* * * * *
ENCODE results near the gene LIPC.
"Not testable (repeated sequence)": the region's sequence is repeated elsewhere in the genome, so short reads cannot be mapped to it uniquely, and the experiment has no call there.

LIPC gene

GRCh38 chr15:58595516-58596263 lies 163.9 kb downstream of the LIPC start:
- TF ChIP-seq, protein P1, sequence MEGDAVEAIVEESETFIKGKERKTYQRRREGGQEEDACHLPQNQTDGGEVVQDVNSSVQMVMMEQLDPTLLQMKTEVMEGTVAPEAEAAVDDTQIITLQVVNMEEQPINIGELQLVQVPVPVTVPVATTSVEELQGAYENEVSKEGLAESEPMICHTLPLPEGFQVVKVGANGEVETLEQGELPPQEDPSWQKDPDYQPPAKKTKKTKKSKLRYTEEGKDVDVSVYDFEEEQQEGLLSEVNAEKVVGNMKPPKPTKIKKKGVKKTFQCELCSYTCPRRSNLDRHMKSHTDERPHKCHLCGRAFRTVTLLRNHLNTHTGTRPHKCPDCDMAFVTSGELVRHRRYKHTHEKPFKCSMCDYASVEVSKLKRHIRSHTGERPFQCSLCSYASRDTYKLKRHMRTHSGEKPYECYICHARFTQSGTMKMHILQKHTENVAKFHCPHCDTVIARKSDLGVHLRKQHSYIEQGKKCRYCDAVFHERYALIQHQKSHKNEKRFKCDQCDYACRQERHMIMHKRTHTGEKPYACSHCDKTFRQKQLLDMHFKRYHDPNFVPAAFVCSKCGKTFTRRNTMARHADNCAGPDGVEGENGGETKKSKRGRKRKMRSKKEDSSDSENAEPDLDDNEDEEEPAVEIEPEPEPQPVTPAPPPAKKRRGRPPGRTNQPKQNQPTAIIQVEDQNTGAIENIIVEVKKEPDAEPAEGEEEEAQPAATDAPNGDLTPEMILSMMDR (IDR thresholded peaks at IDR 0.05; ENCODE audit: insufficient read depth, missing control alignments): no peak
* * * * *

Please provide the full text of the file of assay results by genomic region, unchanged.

ENCODE results near the gene LIPC.
"Not testable (repeated sequence)": the region's sequence is repeated elsewhere in the genome, so short reads cannot be mapped to it uniquely, and the experiment has no call there.

LIPC gene

GRCh38 chr15:58595516-58596263 lies 163.9 kb downstream of the LIPC start:
- TF ChIP-seq, protein P1, sequence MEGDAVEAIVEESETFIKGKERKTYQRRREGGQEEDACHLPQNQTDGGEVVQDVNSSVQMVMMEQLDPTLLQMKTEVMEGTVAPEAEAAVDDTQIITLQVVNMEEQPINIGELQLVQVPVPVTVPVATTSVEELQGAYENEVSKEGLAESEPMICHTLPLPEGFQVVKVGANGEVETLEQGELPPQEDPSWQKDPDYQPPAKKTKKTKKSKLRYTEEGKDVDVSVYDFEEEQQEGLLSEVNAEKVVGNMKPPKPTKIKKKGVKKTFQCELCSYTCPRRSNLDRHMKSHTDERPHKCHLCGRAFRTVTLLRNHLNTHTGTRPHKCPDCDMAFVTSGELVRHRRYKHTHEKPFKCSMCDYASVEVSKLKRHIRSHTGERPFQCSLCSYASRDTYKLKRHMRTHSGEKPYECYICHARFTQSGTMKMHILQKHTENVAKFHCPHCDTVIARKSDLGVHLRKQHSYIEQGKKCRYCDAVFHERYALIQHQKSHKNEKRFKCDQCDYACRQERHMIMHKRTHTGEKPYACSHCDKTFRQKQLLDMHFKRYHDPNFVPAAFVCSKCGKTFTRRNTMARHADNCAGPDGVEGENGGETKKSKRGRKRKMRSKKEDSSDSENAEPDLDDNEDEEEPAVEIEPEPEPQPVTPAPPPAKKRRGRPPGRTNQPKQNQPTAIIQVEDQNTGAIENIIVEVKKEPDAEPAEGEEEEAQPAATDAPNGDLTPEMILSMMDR (IDR thresholded peaks at IDR 0.05; ENCODE audit: insufficient read depth, missing control alignments): no peak